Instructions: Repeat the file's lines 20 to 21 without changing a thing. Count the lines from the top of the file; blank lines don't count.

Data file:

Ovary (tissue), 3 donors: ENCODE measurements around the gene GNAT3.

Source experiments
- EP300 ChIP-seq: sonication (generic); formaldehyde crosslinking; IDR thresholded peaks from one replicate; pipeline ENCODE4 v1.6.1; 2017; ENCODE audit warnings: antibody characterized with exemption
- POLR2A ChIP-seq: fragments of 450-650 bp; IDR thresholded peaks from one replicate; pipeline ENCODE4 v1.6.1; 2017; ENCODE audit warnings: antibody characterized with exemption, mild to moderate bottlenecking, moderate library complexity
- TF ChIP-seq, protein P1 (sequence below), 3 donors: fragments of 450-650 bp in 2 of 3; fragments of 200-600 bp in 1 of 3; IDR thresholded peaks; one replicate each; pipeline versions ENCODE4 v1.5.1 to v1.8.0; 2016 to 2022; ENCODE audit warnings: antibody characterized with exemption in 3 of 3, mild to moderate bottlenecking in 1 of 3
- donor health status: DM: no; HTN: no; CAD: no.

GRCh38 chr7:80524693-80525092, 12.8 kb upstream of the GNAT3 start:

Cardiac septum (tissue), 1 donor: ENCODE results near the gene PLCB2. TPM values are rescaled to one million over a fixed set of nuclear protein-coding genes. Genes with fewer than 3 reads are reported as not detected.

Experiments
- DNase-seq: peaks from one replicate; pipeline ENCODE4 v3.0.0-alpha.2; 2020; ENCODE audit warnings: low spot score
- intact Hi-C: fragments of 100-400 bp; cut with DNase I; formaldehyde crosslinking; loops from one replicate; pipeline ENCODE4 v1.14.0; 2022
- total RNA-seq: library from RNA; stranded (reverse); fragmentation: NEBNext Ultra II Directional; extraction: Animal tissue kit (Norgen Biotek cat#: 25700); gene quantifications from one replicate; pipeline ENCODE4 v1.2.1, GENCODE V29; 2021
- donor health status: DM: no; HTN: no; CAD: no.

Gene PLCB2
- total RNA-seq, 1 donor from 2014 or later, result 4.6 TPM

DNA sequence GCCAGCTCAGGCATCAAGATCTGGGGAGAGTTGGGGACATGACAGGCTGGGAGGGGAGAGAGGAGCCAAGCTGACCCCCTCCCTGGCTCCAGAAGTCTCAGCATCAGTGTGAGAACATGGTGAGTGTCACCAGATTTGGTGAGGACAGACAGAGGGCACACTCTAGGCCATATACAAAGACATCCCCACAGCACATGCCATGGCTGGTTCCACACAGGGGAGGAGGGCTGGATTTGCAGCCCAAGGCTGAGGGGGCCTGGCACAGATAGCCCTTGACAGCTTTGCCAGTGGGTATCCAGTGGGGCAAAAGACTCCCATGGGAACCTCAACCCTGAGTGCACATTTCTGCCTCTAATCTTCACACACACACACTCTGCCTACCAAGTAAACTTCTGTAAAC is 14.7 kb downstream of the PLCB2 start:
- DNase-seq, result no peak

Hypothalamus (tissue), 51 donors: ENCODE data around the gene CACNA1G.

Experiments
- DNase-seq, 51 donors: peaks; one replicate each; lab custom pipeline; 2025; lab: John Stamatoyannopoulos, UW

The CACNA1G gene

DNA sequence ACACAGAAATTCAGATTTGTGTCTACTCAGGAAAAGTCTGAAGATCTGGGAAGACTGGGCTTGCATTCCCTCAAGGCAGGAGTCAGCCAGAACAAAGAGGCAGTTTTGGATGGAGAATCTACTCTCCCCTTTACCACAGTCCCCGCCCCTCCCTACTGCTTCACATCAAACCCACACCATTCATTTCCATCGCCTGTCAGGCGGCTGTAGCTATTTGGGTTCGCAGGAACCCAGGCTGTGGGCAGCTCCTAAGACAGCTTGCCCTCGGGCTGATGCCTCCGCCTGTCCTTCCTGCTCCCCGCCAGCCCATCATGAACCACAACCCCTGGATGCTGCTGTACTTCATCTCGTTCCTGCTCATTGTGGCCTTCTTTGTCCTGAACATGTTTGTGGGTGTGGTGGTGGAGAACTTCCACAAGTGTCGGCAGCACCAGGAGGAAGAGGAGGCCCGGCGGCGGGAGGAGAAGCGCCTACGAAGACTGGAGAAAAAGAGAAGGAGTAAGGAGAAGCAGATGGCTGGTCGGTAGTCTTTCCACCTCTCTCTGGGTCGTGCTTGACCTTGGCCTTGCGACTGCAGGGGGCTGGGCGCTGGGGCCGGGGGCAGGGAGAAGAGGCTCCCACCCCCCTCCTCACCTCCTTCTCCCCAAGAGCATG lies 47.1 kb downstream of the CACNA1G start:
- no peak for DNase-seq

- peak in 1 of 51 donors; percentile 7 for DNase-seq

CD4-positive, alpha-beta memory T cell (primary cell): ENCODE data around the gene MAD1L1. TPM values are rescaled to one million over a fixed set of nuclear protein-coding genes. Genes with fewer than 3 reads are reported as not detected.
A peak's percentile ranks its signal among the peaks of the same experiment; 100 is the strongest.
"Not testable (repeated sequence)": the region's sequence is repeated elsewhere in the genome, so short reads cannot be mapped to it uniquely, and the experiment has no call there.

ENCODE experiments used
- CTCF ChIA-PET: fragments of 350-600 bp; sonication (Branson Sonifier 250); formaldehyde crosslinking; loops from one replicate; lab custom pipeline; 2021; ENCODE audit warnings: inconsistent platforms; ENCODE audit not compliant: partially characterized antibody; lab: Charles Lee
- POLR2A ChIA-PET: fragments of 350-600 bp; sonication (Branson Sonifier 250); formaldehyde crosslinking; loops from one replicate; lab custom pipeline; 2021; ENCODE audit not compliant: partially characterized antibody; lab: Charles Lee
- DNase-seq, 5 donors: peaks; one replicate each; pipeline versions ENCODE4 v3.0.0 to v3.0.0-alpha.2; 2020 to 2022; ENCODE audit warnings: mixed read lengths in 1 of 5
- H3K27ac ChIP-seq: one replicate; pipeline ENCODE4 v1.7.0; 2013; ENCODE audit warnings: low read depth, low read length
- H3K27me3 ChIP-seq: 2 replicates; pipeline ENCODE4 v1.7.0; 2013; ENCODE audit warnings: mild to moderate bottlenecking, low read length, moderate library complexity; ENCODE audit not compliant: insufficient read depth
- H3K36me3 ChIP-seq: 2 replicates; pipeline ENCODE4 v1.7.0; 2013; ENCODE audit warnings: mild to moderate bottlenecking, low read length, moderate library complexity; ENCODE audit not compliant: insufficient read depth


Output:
- DNase-seq, 51 donors: peaks; one replicate each; lab custom pipeline; 2025; lab: John Stamatoyannopoulos, UW

The CACNA1G gene